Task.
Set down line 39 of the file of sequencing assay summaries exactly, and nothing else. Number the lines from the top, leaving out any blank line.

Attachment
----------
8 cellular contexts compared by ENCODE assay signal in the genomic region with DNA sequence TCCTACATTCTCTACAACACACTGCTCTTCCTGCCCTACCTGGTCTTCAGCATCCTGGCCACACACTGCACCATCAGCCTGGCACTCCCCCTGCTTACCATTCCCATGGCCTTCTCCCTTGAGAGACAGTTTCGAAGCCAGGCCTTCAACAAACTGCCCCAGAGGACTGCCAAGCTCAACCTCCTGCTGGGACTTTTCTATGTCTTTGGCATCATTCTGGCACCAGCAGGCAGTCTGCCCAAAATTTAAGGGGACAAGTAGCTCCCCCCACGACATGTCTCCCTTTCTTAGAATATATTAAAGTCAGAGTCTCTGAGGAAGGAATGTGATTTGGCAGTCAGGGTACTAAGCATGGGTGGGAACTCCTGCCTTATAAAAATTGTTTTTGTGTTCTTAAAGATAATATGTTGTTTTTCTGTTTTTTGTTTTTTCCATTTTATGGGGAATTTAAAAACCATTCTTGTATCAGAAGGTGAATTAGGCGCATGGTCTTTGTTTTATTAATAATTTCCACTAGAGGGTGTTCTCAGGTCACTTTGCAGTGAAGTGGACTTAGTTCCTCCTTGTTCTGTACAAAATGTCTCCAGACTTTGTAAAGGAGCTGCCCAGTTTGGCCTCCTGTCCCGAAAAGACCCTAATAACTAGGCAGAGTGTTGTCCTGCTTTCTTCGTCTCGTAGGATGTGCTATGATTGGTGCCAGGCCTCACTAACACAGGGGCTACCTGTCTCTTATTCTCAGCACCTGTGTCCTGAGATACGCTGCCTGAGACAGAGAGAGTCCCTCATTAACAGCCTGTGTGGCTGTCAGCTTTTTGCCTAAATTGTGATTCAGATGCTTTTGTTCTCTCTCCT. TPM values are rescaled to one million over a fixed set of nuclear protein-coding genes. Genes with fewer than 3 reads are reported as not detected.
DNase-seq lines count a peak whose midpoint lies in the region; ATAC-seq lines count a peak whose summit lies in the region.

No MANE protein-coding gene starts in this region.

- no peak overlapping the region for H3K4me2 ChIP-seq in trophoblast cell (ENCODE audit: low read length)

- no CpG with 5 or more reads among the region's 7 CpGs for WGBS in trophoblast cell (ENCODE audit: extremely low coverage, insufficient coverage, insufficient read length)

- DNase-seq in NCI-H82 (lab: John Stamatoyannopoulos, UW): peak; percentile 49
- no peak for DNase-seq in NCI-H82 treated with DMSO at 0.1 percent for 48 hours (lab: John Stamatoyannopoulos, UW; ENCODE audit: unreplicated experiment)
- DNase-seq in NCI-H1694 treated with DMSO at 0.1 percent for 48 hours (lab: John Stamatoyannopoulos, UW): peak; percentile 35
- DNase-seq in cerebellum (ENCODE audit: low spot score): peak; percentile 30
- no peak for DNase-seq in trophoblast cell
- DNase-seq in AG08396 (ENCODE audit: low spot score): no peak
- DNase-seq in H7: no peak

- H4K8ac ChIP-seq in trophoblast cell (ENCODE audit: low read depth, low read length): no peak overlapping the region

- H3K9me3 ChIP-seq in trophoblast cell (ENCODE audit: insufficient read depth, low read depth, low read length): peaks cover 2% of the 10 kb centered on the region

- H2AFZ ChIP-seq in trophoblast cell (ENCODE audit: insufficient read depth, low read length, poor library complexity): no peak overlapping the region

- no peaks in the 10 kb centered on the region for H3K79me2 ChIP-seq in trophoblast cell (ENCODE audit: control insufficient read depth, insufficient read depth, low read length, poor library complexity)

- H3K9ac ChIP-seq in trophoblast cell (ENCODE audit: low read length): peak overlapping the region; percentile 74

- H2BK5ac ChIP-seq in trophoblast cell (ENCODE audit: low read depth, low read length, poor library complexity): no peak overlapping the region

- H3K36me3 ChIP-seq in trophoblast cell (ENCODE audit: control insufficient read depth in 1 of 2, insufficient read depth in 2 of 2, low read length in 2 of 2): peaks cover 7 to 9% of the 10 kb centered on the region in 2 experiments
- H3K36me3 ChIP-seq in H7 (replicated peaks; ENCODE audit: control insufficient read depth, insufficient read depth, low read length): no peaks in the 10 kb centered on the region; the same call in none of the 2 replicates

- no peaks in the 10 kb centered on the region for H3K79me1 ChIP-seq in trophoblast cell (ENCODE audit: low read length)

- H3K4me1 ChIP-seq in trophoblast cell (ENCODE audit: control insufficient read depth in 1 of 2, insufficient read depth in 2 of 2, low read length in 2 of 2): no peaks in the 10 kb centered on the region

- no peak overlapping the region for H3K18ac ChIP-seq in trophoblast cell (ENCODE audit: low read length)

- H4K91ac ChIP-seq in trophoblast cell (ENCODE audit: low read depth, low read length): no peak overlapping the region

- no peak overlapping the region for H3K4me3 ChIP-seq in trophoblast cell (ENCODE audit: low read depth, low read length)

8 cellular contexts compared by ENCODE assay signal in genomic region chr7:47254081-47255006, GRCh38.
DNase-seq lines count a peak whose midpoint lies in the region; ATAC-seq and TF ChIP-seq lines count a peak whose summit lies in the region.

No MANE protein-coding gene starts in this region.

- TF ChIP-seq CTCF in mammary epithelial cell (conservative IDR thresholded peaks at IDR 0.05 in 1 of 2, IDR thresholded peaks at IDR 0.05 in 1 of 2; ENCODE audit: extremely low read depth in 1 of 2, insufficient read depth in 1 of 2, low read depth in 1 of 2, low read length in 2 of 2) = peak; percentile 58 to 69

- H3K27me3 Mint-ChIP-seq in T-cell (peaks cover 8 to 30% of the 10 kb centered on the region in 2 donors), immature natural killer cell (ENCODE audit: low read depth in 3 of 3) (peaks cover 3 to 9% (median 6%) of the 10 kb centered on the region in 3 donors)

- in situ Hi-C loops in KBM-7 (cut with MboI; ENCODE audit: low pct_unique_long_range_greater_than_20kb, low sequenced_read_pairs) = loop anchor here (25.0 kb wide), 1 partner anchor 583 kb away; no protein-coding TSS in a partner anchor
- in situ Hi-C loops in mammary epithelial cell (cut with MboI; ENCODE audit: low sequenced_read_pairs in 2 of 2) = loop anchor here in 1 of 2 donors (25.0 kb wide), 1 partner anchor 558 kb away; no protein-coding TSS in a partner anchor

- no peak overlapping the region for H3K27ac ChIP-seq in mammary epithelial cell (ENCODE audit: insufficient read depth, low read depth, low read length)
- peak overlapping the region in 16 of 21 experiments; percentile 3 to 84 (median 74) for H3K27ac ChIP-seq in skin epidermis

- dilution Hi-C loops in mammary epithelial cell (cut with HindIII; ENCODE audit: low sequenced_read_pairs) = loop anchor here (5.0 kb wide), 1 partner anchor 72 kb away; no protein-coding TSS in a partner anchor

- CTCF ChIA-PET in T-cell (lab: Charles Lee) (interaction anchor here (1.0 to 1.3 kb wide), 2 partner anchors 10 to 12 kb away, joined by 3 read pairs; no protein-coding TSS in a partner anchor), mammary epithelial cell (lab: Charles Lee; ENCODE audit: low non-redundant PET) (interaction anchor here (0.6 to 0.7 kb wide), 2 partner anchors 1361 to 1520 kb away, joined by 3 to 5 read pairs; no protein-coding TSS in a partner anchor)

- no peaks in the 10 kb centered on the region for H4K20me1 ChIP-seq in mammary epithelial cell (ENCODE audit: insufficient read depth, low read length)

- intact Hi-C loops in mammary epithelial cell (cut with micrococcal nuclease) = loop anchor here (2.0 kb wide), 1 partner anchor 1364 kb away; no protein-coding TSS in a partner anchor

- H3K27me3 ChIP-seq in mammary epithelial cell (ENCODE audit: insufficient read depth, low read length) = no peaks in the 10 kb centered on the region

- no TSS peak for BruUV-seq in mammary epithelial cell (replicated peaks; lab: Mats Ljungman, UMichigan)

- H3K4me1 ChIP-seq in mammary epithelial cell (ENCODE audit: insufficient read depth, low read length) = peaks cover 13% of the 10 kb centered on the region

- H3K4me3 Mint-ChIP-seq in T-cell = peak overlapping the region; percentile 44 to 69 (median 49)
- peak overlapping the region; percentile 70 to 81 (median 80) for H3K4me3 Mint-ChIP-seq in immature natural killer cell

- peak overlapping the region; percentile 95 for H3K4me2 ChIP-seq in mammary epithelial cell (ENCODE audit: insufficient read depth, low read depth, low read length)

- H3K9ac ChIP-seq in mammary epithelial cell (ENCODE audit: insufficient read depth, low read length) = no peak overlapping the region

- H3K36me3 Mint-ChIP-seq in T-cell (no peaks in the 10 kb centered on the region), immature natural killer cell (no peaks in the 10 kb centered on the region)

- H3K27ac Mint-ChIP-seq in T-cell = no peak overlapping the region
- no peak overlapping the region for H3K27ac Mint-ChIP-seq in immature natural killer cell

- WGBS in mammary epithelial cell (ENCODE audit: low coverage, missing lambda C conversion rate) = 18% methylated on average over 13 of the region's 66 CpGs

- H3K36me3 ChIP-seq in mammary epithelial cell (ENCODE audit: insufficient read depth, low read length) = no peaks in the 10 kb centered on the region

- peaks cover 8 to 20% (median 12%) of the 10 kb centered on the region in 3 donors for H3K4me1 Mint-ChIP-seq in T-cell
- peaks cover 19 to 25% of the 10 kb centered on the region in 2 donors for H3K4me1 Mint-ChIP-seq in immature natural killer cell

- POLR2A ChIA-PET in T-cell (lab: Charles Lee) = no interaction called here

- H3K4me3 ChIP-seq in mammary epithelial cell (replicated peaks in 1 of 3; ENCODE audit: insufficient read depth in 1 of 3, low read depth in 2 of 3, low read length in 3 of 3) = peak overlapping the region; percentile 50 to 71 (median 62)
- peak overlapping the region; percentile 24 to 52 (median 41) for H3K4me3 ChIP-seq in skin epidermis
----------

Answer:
- H3K27me3 ChIP-seq in mammary epithelial cell (ENCODE audit: insufficient read depth, low read length) = no peaks in the 10 kb centered on the region